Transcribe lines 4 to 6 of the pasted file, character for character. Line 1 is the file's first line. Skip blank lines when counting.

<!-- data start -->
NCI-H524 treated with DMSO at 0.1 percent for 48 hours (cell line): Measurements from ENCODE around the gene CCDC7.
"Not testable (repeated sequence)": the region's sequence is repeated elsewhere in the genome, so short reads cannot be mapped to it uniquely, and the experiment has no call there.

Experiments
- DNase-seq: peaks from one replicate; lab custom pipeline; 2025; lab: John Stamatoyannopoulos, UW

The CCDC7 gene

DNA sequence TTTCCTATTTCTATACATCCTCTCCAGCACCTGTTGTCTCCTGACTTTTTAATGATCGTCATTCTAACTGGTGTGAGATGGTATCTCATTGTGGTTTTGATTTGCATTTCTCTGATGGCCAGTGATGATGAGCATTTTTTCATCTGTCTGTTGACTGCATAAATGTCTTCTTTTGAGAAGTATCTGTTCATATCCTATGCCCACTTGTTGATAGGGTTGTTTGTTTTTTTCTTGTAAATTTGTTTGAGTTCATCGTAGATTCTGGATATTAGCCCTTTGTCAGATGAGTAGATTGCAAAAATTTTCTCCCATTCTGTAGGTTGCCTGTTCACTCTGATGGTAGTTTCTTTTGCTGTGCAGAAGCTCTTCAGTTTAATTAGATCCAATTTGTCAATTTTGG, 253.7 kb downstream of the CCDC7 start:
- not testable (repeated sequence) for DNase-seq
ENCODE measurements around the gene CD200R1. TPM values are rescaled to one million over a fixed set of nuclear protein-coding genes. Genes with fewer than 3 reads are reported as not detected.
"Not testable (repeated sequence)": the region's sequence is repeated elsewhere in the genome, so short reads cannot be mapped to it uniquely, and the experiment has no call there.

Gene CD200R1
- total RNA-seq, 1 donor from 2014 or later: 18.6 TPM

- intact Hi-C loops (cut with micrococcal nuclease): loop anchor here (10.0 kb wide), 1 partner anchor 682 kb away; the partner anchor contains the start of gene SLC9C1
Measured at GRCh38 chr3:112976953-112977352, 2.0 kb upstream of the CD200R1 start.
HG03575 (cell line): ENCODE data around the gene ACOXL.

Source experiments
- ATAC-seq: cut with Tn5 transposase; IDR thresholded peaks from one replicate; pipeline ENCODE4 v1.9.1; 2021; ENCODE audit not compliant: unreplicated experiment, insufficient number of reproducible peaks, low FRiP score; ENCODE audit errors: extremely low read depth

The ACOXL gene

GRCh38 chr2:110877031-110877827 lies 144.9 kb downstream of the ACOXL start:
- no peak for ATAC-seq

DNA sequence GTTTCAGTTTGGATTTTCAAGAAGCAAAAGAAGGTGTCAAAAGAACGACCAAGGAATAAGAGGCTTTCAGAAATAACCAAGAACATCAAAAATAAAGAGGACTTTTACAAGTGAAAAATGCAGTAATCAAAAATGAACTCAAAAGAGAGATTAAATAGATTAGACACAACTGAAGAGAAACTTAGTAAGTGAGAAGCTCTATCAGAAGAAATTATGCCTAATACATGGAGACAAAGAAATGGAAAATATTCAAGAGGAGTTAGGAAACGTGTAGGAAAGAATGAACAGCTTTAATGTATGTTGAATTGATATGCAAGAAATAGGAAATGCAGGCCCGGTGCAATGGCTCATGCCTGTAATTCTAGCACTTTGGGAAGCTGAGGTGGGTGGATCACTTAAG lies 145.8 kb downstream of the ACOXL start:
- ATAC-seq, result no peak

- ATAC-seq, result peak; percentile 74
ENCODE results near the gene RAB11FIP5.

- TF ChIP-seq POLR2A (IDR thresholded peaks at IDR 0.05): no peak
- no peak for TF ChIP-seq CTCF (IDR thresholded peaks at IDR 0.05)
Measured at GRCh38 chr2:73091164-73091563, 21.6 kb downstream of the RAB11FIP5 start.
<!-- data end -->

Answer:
- DNase-seq: peaks from one replicate; lab custom pipeline; 2025; lab: John Stamatoyannopoulos, UW

The CCDC7 gene

DNA sequence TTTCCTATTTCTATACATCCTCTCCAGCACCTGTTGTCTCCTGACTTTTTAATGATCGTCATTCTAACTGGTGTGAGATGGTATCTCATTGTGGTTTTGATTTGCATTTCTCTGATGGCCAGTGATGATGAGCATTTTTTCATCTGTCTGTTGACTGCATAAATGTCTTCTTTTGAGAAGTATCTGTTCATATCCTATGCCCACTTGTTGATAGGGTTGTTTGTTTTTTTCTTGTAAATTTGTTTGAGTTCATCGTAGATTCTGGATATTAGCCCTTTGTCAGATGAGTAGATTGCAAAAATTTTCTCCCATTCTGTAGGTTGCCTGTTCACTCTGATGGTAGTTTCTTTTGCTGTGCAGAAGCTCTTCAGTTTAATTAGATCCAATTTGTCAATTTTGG, 253.7 kb downstream of the CCDC7 start: